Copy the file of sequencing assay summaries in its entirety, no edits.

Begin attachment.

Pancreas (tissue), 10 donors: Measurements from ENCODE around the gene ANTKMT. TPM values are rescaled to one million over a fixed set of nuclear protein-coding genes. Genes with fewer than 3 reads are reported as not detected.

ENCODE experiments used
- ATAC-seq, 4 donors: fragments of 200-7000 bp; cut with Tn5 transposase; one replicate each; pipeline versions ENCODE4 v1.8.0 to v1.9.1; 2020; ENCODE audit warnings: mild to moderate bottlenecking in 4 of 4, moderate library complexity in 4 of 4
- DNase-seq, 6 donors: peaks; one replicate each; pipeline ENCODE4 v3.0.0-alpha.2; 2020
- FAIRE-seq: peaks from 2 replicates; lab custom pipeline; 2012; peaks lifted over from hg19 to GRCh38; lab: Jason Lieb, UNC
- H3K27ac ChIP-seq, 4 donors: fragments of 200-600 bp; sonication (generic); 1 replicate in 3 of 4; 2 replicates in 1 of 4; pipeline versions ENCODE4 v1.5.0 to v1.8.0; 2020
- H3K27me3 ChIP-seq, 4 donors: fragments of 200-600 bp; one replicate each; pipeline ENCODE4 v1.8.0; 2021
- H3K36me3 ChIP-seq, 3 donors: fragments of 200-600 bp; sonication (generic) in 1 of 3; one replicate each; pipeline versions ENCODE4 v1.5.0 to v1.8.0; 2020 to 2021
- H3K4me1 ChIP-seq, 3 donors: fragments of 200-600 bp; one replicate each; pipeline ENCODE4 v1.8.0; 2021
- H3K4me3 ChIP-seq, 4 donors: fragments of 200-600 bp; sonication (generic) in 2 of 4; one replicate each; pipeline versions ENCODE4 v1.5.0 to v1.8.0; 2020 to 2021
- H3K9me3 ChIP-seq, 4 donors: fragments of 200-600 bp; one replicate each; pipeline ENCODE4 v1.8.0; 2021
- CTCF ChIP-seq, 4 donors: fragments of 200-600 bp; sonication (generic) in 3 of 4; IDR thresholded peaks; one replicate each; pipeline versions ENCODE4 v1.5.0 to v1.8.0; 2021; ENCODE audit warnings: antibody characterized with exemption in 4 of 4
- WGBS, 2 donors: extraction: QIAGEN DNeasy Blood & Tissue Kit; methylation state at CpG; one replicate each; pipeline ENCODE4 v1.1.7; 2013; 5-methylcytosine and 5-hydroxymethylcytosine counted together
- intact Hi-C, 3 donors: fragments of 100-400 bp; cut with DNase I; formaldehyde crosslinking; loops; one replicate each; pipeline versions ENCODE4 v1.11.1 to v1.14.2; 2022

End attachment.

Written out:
Pancreas (tissue), 10 donors: Measurements from ENCODE around the gene ANTKMT. TPM values are rescaled to one million over a fixed set of nuclear protein-coding genes. Genes with fewer than 3 reads are reported as not detected.

ENCODE experiments used
- ATAC-seq, 4 donors: fragments of 200-7000 bp; cut with Tn5 transposase; one replicate each; pipeline versions ENCODE4 v1.8.0 to v1.9.1; 2020; ENCODE audit warnings: mild to moderate bottlenecking in 4 of 4, moderate library complexity in 4 of 4
- DNase-seq, 6 donors: peaks; one replicate each; pipeline ENCODE4 v3.0.0-alpha.2; 2020
- FAIRE-seq: peaks from 2 replicates; lab custom pipeline; 2012; peaks lifted over from hg19 to GRCh38; lab: Jason Lieb, UNC
- H3K27ac ChIP-seq, 4 donors: fragments of 200-600 bp; sonication (generic); 1 replicate in 3 of 4; 2 replicates in 1 of 4; pipeline versions ENCODE4 v1.5.0 to v1.8.0; 2020
- H3K27me3 ChIP-seq, 4 donors: fragments of 200-600 bp; one replicate each; pipeline ENCODE4 v1.8.0; 2021
- H3K36me3 ChIP-seq, 3 donors: fragments of 200-600 bp; sonication (generic) in 1 of 3; one replicate each; pipeline versions ENCODE4 v1.5.0 to v1.8.0; 2020 to 2021
- H3K4me1 ChIP-seq, 3 donors: fragments of 200-600 bp; one replicate each; pipeline ENCODE4 v1.8.0; 2021
- H3K4me3 ChIP-seq, 4 donors: fragments of 200-600 bp; sonication (generic) in 2 of 4; one replicate each; pipeline versions ENCODE4 v1.5.0 to v1.8.0; 2020 to 2021
- H3K9me3 ChIP-seq, 4 donors: fragments of 200-600 bp; one replicate each; pipeline ENCODE4 v1.8.0; 2021
- CTCF ChIP-seq, 4 donors: fragments of 200-600 bp; sonication (generic) in 3 of 4; IDR thresholded peaks; one replicate each; pipeline versions ENCODE4 v1.5.0 to v1.8.0; 2021; ENCODE audit warnings: antibody characterized with exemption in 4 of 4
- WGBS, 2 donors: extraction: QIAGEN DNeasy Blood & Tissue Kit; methylation state at CpG; one replicate each; pipeline ENCODE4 v1.1.7; 2013; 5-methylcytosine and 5-hydroxymethylcytosine counted together
- intact Hi-C, 3 donors: fragments of 100-400 bp; cut with DNase I; formaldehyde crosslinking; loops; one replicate each; pipeline versions ENCODE4 v1.11.1 to v1.14.2; 2022